The incident took place last week, and was linked to an arson attack on a police station, both of which occurred in the coastal town of Sanyang, which is home to three Chinese-owned fishmeal factories.
In the last few years local residents have been calling for the closure of these factories, as they have been linked to extensive environmental and economic damage. Recently their protests have grown louder, as the government has taken no action. The police station was completely burnt down, while the Nessim feed factory suffered extensive fire damage. About 40 fishing vessels that were used to deliver fish to the factory were also destroyed.
The immediate trigger was the murder of a young man Gibril Cesay, by a Senegalese youth who attempted to rob his family. There have been tensions between Senegalese fishermen and Gambians, partly because the Senegalese are seen as collaborators with the Chinese.
The factories are alleged to dump untreated waste, while the smell of the fishmeal processing has devastated local tourism, and waste from the factories is linked to mass mortalities of fish and birds. Many artisanal fishermen and women involved in fish smoking have lost the trades which they have practiced for many years.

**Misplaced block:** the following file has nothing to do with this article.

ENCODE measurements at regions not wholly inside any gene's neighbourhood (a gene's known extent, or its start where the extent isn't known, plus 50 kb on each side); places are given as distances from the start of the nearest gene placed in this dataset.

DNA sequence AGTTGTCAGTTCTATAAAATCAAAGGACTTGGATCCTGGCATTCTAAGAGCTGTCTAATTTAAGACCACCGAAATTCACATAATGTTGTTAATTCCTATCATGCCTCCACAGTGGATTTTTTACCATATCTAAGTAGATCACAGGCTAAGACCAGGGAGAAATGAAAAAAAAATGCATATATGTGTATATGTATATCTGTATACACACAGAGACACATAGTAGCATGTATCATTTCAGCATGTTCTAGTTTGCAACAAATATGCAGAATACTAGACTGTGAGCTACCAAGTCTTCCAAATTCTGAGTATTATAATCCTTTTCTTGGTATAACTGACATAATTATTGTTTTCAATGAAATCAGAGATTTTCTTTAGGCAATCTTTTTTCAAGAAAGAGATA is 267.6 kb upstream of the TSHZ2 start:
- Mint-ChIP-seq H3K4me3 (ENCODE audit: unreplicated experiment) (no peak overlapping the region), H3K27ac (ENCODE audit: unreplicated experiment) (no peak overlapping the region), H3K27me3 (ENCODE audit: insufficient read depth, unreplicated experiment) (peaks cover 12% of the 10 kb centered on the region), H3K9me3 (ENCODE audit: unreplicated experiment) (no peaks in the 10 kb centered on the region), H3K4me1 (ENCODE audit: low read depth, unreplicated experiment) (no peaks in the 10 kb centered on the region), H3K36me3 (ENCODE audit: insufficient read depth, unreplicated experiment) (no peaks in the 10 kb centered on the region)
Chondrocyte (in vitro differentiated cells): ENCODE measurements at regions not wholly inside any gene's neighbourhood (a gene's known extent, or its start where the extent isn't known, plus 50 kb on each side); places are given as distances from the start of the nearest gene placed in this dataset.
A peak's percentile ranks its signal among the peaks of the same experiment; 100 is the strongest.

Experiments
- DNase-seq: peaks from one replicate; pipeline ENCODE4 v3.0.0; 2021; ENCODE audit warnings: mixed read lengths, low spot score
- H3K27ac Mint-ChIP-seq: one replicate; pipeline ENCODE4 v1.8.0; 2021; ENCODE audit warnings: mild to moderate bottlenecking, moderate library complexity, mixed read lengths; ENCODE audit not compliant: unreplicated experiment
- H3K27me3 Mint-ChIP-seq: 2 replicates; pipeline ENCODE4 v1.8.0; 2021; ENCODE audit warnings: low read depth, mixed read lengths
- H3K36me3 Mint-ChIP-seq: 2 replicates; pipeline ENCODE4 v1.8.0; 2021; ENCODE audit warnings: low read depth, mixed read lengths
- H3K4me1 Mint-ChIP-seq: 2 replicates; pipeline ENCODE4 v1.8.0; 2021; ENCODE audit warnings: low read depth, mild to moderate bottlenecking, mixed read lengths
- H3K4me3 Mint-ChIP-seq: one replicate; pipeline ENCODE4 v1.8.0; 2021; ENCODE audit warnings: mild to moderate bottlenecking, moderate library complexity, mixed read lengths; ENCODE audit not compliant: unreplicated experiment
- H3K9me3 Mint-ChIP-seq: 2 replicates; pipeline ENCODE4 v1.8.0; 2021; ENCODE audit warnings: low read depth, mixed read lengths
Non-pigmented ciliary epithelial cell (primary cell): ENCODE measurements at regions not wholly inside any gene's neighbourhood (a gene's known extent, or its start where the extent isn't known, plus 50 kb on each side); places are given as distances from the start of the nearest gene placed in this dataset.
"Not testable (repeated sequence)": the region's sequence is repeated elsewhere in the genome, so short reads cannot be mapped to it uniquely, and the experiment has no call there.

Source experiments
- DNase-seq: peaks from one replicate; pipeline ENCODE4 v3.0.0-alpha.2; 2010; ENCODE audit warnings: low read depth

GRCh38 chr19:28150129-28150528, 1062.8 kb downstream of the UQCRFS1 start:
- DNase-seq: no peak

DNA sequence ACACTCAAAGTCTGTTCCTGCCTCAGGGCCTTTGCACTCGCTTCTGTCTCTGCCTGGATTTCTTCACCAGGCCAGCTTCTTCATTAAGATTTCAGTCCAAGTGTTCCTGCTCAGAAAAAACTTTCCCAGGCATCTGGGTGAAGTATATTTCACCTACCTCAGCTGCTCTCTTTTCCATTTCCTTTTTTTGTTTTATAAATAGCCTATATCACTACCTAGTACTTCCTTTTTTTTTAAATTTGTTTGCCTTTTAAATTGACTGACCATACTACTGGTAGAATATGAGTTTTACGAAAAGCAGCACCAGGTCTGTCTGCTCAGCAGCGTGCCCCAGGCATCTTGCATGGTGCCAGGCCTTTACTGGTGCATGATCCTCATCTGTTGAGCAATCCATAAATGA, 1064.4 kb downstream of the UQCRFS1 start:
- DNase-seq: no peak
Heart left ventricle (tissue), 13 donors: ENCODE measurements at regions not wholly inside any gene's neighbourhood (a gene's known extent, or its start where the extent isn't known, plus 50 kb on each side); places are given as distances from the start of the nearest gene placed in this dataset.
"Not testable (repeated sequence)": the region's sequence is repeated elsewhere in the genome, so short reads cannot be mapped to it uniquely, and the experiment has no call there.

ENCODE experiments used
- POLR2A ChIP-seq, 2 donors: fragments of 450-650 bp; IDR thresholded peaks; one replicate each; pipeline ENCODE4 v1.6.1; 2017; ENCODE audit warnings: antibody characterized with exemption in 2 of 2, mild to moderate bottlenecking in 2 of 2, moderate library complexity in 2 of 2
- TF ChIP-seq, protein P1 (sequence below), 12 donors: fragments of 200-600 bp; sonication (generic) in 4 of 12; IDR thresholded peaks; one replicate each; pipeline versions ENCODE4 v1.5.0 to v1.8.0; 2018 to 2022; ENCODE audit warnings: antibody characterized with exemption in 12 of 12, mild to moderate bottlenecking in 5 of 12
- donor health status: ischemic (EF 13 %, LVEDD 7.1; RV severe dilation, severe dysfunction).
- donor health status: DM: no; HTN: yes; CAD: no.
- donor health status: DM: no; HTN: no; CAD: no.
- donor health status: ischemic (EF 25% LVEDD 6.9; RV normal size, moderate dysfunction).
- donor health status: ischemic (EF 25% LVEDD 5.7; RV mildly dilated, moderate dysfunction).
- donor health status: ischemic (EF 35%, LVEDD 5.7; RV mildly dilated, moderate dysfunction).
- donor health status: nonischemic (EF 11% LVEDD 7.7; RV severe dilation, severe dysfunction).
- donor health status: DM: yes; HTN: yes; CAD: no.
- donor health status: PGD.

Gambia, Senegal and Mauritania are the West African countries currently hosting fishmeal factories, most of which are owned and operated by the Chinese.
In a 2017 Sustainable Fisheries Partnership agreement with the EU, Mauritania committed itself to phase out fishmeal production by 2020 by increasing export taxes and redirecting fish landings for human consumption, yet production of fishmeal by the country’s 25 foreign-owned factories has shot up. From 391,000 tonnes in 2013, it increased to 897,442 tonnes in 2018. An estimated 650,000 tonnes of sardinella, the staple food of many West Africans, and other small pelagic species were estimated to have been used to produce fish feed in 2020.
Almost all West African countries, in spite of their extensive, previously rich coastlines, are currently importers of fish. The FAO and WorldFish launched a study in 2020 to evaluate the socio-economic effects of fishmeal production in Sub-Saharan Africa.